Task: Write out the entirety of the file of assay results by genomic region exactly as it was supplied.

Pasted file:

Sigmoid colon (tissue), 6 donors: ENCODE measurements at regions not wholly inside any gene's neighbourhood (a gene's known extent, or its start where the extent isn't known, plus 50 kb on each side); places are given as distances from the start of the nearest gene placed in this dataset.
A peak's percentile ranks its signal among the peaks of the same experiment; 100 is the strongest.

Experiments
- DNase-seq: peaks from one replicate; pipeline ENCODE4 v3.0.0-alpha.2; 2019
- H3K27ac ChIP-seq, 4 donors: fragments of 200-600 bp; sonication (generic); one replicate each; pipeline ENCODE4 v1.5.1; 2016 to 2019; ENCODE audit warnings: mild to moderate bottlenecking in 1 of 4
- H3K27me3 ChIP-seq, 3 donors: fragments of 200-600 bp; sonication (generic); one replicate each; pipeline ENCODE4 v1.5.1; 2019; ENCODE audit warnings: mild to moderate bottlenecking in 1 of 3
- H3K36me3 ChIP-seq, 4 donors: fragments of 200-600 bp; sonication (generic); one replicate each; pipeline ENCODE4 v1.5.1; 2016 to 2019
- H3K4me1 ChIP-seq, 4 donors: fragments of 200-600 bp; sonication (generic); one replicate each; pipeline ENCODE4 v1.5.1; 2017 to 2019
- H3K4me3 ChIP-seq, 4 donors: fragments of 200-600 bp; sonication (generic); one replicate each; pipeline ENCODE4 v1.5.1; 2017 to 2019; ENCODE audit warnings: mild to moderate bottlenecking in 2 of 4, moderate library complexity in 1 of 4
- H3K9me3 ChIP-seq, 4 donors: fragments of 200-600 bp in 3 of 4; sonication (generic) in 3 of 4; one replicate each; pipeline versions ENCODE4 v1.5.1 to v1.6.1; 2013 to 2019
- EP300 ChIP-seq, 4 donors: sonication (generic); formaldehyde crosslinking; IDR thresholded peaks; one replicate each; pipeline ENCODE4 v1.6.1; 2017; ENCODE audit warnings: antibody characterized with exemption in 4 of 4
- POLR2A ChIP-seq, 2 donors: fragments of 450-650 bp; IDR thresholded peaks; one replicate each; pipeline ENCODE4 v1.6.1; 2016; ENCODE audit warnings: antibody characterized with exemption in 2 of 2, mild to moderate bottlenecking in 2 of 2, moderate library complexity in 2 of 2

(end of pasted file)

Sigmoid colon (tissue), 6 donors: ENCODE measurements at regions not wholly inside any gene's neighbourhood (a gene's known extent, or its start where the extent isn't known, plus 50 kb on each side); places are given as distances from the start of the nearest gene placed in this dataset.
A peak's percentile ranks its signal among the peaks of the same experiment; 100 is the strongest.

Experiments
- DNase-seq: peaks from one replicate; pipeline ENCODE4 v3.0.0-alpha.2; 2019
- H3K27ac ChIP-seq, 4 donors: fragments of 200-600 bp; sonication (generic); one replicate each; pipeline ENCODE4 v1.5.1; 2016 to 2019; ENCODE audit warnings: mild to moderate bottlenecking in 1 of 4
- H3K27me3 ChIP-seq, 3 donors: fragments of 200-600 bp; sonication (generic); one replicate each; pipeline ENCODE4 v1.5.1; 2019; ENCODE audit warnings: mild to moderate bottlenecking in 1 of 3
- H3K36me3 ChIP-seq, 4 donors: fragments of 200-600 bp; sonication (generic); one replicate each; pipeline ENCODE4 v1.5.1; 2016 to 2019
- H3K4me1 ChIP-seq, 4 donors: fragments of 200-600 bp; sonication (generic); one replicate each; pipeline ENCODE4 v1.5.1; 2017 to 2019
- H3K4me3 ChIP-seq, 4 donors: fragments of 200-600 bp; sonication (generic); one replicate each; pipeline ENCODE4 v1.5.1; 2017 to 2019; ENCODE audit warnings: mild to moderate bottlenecking in 2 of 4, moderate library complexity in 1 of 4
- H3K9me3 ChIP-seq, 4 donors: fragments of 200-600 bp in 3 of 4; sonication (generic) in 3 of 4; one replicate each; pipeline versions ENCODE4 v1.5.1 to v1.6.1; 2013 to 2019
- EP300 ChIP-seq, 4 donors: sonication (generic); formaldehyde crosslinking; IDR thresholded peaks; one replicate each; pipeline ENCODE4 v1.6.1; 2017; ENCODE audit warnings: antibody characterized with exemption in 4 of 4
- POLR2A ChIP-seq, 2 donors: fragments of 450-650 bp; IDR thresholded peaks; one replicate each; pipeline ENCODE4 v1.6.1; 2016; ENCODE audit warnings: antibody characterized with exemption in 2 of 2, mild to moderate bottlenecking in 2 of 2, moderate library complexity in 2 of 2